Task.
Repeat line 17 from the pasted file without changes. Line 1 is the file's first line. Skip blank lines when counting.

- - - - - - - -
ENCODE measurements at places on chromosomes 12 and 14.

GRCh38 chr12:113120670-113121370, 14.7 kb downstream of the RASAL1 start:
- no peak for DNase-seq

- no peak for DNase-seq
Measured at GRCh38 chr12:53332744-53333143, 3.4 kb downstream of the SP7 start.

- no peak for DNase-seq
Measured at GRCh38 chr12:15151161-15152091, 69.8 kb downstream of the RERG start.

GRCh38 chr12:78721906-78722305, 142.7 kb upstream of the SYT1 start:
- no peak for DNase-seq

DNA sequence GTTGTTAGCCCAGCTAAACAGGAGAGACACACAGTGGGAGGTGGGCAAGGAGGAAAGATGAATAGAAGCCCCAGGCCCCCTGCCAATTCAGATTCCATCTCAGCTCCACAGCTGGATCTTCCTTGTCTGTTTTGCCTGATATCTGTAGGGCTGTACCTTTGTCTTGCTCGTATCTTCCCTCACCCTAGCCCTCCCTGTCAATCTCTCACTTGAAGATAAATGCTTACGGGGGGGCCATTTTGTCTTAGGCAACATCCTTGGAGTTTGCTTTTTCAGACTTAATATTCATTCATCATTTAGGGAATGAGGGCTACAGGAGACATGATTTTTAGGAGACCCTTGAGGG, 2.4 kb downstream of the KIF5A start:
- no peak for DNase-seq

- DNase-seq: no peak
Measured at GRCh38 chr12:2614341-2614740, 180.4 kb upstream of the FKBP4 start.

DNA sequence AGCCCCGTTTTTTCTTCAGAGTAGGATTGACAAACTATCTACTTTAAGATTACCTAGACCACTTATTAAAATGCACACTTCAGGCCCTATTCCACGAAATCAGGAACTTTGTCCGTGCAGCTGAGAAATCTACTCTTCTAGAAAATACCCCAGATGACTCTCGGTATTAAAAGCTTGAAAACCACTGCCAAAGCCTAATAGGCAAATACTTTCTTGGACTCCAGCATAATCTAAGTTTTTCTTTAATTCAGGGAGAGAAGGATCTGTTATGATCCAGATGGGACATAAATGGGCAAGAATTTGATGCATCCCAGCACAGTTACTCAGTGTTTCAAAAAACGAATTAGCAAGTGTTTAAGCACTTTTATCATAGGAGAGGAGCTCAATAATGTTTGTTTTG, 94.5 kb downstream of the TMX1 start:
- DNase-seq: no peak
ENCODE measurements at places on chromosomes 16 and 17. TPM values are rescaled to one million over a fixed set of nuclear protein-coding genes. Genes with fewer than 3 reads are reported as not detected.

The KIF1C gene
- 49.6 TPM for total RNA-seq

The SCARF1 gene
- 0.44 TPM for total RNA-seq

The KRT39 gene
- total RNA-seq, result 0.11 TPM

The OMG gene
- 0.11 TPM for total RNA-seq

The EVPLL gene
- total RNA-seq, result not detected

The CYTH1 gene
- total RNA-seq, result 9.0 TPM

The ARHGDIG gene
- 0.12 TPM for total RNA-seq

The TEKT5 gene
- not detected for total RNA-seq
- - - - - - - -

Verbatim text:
The KIF1C gene